Fonda remembrance is a family affair

MEDIA MONITOR

January 13, 1992|By Steve McKerrow

Depending on your taste for family voyeurism, you will find a new cable profile of actor Henry Fonda tonight either mostly satisfying or a disappointment. For the host of "Fonda on Fonda," at 8 o'clock on TNT, is daughter Jane Fonda, who lends an intriguing intimacy to a hugely flattering -- are you surprised? -- portrayal of a star who said he felt he was "pretty restricted to a good old American type."

Happily, the kin connection is kept mostly under control until quite late in the hourlong show. Those hoping for confessional family secrets will be left unfulfilled.

Early on we see Jane and baby brother Peter in some home movies, and both children make comment throughout, as does Fonda's fifth wife, Shirlee. But the focus is kept on the actor's career.

And true to any good profile, the show is full of clips from favorite films, still photos from scrapbooks and previously unseen home and candid on-the-set movies. (We see James Cagney, for instance, tap dancing on the deck of the ship used in "Mister Roberts," very much out of his character as the mean-spirited captain.)

Born in Nebraska, Fonda apparently was in real life very much like the character he often portrayed on screen: shy, plain-spoken, decent. He got into acting at the age of 20 in Omaha. Curiously, the Omaha Community Theatre where he debuted was run by Dorothy Brando, mother of Marlon Brando.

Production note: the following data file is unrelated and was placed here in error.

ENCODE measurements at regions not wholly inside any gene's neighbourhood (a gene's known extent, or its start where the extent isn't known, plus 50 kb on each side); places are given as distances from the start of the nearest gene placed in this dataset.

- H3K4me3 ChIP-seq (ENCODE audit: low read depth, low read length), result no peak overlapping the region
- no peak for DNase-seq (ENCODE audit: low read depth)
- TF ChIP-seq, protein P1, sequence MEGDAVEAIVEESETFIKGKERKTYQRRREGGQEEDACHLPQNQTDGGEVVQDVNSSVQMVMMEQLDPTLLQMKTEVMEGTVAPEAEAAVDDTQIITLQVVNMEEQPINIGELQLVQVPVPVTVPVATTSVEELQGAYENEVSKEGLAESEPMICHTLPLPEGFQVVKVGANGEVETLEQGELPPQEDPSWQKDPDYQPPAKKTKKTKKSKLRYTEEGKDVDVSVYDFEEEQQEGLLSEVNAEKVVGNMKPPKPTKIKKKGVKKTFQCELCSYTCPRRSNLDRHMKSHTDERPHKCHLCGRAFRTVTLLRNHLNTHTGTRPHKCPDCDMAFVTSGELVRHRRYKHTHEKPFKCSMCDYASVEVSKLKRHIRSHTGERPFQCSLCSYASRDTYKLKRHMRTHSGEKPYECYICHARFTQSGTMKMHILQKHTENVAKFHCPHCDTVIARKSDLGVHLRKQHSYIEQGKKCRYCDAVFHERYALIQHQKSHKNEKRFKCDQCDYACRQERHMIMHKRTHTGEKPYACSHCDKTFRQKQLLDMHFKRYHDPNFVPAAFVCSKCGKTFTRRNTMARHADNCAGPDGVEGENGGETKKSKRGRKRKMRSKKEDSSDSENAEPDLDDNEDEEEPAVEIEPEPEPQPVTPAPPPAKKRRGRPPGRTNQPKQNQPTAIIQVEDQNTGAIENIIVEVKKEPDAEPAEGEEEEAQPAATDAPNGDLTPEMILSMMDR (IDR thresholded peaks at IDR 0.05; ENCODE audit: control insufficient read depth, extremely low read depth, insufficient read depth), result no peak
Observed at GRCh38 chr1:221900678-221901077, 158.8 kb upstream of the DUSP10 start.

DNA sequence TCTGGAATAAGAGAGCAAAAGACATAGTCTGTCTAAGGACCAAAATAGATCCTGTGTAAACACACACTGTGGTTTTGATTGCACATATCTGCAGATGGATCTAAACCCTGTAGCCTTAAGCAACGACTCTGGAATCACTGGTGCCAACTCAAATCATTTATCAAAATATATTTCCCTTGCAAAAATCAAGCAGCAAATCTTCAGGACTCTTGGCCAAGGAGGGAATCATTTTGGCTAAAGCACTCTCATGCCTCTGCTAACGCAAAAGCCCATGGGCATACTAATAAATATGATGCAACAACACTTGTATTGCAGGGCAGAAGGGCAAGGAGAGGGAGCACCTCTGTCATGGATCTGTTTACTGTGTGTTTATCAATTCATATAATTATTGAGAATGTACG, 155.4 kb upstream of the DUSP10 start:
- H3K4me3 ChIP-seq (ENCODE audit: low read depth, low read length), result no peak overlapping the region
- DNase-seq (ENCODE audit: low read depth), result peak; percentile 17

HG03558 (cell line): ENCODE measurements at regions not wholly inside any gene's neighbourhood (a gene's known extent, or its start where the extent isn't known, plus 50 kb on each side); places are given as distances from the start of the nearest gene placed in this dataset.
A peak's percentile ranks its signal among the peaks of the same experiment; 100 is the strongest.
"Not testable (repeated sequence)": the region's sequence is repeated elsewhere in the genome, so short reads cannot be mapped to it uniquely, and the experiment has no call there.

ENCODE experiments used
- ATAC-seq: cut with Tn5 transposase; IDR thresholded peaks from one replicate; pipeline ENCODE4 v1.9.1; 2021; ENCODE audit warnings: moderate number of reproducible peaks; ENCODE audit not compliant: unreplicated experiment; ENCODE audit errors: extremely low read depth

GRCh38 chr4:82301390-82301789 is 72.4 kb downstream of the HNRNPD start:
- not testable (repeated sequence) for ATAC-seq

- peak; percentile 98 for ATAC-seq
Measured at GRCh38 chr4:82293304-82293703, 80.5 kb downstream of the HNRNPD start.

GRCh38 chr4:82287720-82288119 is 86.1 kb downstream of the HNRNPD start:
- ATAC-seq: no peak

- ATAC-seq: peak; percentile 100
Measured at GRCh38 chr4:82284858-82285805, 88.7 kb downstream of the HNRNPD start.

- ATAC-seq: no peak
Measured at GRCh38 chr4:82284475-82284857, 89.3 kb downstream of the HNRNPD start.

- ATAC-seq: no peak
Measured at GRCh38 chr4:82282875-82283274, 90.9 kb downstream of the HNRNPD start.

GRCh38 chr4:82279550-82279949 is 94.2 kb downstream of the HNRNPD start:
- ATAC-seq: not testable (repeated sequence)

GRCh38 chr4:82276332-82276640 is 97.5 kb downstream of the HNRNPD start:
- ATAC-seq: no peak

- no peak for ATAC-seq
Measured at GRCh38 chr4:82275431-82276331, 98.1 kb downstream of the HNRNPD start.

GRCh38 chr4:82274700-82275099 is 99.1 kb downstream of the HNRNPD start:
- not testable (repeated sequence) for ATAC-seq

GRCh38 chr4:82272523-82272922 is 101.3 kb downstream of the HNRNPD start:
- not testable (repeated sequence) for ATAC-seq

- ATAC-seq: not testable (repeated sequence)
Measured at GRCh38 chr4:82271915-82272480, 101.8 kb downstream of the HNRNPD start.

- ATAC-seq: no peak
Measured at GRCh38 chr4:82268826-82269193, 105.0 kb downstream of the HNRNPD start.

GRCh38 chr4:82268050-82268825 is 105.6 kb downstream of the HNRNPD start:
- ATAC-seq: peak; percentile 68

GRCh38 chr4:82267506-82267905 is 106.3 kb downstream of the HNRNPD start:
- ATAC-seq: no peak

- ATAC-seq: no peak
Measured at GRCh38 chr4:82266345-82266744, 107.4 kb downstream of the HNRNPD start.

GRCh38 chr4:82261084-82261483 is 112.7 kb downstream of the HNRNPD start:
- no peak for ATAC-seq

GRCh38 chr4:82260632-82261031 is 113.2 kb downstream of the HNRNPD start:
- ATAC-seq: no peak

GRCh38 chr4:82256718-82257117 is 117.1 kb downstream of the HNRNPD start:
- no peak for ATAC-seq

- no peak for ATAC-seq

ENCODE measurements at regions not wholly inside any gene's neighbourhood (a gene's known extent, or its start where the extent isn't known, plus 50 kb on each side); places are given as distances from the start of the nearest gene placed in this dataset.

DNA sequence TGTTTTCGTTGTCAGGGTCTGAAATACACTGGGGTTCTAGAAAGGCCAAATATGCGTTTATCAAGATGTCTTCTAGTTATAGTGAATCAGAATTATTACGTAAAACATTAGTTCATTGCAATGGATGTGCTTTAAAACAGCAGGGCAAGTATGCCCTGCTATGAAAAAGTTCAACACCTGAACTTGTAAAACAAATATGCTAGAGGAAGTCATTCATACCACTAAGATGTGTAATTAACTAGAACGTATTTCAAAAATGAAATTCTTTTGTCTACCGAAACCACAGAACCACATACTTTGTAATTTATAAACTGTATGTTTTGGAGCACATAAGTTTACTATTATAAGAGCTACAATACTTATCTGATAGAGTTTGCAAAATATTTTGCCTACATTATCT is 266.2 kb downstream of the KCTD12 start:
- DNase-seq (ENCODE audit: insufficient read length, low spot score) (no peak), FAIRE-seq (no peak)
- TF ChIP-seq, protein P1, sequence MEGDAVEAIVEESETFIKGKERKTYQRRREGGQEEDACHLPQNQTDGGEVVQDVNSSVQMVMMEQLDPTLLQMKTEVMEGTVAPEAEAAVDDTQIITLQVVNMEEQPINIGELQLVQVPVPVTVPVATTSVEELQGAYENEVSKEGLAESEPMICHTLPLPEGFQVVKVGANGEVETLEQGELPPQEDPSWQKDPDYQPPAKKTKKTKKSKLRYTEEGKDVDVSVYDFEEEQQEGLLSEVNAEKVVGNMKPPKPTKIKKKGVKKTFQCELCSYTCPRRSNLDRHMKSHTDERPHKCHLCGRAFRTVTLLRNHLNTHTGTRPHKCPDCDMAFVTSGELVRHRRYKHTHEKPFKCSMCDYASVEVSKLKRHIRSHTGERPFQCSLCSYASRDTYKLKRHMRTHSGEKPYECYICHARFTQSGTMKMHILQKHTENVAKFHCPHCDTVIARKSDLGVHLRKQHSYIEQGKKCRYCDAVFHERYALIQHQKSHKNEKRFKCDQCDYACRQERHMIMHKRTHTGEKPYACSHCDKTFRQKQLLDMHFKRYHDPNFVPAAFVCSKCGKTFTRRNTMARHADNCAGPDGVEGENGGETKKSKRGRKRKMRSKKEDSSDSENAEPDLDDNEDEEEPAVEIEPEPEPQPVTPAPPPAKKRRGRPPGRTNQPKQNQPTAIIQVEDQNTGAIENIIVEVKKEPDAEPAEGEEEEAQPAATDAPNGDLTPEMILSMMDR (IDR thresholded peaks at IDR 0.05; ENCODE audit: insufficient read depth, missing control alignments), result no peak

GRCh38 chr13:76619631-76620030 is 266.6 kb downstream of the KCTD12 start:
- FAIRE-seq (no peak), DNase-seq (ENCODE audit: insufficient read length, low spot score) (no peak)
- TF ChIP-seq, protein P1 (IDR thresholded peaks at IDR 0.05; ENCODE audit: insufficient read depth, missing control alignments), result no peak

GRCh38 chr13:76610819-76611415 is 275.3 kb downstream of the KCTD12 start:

We hear Fonda say that the "best review I ever got" was when his father admonished people commenting on Fonda's acting debut, "Shut up, he was perfect."

During his early theater years in New York, he began a lifelong friendship with Jimmy Stewart. And in a surprising personal note, we learn the two spent many hours over the years building and flying model airplanes.

Breaking into movies, recalls son Peter, Fonda stood in contrast to the urbane leading men of the time, yet he never tried to emulate that refinement, a big part of his success.

The show includes significant explorations of such Fonda films as "Young Mr. Lincoln," "The Grapes of Wrath," "The Ox-Bow Incident" (which Fonda says hearkened back to a childhood incident in which he witnessed a lynching), "My Darling Clementine," "Fort Apache," "Mister Roberts," "The Cheyenne Social Club" (with old friend Stewart) and "Twelve Angry Men" (Fonda's only self-produced movie).

The family element creeps inevitably in late in the show, with reminiscences by Peter and Jane of two films in which they acted with their dad: 1979's "Wanda Nevada" with Peter and "On Golden Pond" with Jane in 1980.

But Jane notes of the latter film, about a daughter estranged from her aging father, "Don't read too much into this," saying the movie characters were not the real-life father and daughter.

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